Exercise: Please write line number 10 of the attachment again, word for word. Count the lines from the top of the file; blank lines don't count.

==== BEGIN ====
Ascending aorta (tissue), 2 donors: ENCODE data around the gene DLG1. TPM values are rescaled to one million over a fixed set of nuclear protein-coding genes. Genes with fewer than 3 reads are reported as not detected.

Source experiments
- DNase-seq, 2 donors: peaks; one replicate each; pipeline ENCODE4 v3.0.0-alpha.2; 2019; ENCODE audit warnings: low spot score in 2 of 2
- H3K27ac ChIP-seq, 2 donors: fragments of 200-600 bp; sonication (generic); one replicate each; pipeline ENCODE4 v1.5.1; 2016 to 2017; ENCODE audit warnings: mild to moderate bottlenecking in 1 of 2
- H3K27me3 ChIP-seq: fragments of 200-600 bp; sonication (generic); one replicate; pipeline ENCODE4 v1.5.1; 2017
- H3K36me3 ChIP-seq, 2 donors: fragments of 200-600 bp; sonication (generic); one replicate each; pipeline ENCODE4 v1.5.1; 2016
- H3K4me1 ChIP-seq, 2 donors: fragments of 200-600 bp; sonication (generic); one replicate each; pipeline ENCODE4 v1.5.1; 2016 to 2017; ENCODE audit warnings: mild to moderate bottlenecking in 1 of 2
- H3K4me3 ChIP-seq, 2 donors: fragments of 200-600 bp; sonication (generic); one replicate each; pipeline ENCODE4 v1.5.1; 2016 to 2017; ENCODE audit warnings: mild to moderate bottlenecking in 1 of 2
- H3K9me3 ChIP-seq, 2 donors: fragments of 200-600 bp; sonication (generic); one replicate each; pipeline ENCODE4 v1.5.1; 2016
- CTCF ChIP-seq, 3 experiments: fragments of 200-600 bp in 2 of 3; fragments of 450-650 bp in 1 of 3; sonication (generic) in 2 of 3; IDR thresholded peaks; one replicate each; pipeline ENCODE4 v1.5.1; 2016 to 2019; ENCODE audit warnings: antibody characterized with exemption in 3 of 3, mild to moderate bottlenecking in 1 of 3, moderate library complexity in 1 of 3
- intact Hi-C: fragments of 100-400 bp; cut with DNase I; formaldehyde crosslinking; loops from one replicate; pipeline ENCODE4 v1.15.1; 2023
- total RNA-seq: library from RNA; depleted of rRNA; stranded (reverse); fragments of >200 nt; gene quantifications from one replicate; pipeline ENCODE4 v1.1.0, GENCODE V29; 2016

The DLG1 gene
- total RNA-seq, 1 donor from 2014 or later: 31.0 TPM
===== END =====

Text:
- CTCF ChIP-seq, 3 experiments: fragments of 200-600 bp in 2 of 3; fragments of 450-650 bp in 1 of 3; sonication (generic) in 2 of 3; IDR thresholded peaks; one replicate each; pipeline ENCODE4 v1.5.1; 2016 to 2019; ENCODE audit warnings: antibody characterized with exemption in 3 of 3, mild to moderate bottlenecking in 1 of 3, moderate library complexity in 1 of 3